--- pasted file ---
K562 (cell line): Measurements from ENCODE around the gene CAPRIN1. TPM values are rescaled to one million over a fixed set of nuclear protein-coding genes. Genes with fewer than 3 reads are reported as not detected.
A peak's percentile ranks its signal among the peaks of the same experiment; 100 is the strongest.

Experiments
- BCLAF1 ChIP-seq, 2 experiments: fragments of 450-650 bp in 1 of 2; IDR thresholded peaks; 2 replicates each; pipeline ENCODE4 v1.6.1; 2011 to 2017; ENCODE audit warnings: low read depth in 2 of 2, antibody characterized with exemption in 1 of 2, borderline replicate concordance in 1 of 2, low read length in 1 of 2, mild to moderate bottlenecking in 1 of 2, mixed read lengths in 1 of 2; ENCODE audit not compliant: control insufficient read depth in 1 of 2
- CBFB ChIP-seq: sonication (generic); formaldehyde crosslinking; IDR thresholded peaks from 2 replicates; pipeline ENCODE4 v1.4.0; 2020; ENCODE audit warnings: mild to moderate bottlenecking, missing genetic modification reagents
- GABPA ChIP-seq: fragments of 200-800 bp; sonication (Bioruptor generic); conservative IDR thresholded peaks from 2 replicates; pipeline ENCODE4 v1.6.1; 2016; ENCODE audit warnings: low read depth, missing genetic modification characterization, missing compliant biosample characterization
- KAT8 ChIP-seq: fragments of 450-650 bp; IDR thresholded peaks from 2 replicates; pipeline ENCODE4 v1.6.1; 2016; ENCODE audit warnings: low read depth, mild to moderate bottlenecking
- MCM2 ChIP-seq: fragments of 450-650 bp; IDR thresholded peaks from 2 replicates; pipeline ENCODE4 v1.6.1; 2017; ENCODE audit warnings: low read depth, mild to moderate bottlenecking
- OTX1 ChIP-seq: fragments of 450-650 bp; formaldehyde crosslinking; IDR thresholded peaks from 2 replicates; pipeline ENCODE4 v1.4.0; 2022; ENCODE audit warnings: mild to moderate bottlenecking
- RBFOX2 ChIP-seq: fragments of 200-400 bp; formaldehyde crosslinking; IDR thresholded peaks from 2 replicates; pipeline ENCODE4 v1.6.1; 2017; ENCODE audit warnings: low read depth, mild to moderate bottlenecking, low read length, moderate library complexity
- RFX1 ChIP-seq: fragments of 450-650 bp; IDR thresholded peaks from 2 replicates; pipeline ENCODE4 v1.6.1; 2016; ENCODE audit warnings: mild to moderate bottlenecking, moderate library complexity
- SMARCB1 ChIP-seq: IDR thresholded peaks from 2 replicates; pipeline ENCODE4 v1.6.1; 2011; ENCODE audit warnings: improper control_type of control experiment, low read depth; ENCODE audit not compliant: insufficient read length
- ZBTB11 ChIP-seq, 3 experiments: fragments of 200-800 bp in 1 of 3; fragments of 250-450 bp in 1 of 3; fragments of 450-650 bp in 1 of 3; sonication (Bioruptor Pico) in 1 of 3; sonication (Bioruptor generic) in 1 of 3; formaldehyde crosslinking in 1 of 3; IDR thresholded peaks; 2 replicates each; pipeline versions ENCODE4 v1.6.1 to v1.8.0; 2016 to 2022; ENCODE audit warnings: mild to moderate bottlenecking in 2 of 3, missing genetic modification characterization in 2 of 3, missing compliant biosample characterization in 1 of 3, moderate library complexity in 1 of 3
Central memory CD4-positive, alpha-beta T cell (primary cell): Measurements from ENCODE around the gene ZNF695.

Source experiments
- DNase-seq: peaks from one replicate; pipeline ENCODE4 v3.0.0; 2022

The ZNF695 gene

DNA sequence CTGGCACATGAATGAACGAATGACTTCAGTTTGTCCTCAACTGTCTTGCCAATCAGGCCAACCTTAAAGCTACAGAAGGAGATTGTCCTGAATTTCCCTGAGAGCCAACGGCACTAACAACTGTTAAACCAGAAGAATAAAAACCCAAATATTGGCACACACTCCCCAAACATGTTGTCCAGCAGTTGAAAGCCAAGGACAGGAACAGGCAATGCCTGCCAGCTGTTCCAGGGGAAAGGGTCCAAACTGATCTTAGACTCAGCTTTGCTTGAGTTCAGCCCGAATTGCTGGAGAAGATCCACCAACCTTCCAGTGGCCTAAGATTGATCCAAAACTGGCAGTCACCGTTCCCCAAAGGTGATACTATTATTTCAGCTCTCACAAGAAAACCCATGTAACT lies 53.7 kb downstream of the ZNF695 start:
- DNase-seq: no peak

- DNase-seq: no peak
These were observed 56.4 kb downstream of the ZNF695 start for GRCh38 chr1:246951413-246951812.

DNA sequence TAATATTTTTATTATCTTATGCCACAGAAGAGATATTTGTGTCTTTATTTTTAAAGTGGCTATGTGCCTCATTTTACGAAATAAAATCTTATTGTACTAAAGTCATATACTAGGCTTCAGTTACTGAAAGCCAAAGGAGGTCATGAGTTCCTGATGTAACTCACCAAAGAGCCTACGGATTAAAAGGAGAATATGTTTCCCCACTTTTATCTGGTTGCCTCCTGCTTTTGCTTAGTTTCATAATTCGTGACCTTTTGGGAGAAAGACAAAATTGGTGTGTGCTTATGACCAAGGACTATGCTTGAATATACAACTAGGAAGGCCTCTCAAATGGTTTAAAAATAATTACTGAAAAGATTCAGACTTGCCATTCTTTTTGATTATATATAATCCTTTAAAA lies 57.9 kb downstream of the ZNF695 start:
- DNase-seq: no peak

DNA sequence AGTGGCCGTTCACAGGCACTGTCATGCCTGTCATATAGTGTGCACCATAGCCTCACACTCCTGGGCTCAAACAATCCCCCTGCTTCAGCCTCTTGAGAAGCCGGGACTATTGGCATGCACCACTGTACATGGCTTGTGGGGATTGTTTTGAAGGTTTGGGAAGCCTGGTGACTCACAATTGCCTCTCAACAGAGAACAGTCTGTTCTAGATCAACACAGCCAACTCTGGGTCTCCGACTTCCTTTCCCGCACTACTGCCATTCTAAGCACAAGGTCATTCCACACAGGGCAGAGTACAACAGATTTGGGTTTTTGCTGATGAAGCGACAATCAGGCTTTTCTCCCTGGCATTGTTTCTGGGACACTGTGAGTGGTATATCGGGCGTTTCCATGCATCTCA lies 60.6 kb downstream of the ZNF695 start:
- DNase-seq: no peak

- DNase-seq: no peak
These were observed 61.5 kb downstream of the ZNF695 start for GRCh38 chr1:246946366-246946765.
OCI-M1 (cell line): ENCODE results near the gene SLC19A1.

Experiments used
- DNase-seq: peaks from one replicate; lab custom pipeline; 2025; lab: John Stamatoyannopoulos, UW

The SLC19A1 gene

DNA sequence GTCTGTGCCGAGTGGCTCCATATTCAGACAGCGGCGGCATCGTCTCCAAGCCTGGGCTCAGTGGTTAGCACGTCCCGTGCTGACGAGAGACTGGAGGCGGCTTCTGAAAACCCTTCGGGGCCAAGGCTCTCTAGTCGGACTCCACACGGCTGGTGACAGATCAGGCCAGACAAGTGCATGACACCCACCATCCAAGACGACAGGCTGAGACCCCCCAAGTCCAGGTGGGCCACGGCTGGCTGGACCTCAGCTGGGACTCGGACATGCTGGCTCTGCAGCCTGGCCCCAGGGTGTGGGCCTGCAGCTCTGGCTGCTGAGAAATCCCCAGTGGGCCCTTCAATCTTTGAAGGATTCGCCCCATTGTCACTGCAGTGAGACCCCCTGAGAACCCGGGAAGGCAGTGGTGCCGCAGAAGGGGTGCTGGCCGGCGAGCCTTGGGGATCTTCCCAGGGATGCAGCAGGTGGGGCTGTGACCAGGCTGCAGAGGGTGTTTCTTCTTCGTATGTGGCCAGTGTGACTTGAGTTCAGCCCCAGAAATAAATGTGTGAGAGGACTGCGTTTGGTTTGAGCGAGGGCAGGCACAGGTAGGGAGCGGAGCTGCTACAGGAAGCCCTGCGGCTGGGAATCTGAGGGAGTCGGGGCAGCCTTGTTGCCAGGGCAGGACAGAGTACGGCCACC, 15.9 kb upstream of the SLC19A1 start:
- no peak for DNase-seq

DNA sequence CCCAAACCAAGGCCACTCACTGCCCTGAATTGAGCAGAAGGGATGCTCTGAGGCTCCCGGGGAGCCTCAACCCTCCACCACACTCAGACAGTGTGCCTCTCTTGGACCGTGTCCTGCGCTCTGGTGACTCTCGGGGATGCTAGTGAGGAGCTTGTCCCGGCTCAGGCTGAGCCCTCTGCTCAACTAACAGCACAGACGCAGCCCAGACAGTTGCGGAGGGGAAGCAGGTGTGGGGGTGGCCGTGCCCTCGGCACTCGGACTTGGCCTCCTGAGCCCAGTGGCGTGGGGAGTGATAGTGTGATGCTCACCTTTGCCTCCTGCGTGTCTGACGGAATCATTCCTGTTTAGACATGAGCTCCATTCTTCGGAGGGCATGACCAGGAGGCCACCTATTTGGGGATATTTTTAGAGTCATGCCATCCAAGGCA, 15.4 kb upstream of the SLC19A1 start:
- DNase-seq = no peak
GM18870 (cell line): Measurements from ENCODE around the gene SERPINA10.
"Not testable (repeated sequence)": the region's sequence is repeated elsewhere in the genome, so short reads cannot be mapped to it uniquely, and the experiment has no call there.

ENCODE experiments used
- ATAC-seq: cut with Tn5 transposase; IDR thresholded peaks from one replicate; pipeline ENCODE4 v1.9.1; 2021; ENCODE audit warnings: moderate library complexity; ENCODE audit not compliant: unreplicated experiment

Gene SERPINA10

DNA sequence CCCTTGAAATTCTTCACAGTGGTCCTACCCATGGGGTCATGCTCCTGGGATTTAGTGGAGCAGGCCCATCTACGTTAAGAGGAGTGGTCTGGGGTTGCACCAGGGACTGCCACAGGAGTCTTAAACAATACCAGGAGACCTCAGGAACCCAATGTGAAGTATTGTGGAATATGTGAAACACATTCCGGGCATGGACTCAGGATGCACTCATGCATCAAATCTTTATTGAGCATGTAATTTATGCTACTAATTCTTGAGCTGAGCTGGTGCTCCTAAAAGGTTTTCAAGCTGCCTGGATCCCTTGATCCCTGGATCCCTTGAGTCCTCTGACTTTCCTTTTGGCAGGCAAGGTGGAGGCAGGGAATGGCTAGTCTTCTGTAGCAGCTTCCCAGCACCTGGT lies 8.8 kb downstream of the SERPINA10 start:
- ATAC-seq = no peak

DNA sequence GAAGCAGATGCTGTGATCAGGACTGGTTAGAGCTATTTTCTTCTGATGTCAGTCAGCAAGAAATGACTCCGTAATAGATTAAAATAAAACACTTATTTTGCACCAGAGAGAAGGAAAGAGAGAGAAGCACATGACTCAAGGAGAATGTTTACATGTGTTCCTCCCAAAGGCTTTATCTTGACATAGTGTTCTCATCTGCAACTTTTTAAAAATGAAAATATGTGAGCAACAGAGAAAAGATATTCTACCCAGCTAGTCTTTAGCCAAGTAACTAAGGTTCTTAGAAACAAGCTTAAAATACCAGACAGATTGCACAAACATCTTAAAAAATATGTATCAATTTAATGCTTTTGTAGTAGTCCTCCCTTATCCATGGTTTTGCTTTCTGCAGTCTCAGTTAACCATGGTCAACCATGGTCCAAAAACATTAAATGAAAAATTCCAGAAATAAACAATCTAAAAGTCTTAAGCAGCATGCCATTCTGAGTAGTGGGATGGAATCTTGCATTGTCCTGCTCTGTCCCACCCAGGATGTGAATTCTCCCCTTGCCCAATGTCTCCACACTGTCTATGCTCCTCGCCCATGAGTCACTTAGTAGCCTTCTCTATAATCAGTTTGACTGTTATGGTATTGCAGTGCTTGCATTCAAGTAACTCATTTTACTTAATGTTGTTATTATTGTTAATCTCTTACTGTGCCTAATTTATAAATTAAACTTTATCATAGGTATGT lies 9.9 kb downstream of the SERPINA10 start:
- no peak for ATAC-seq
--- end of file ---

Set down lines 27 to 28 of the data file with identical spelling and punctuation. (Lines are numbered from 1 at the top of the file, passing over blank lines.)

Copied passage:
These were observed 61.5 kb downstream of the ZNF695 start for GRCh38 chr1:246946366-246946765.
OCI-M1 (cell line): ENCODE results near the gene SLC19A1.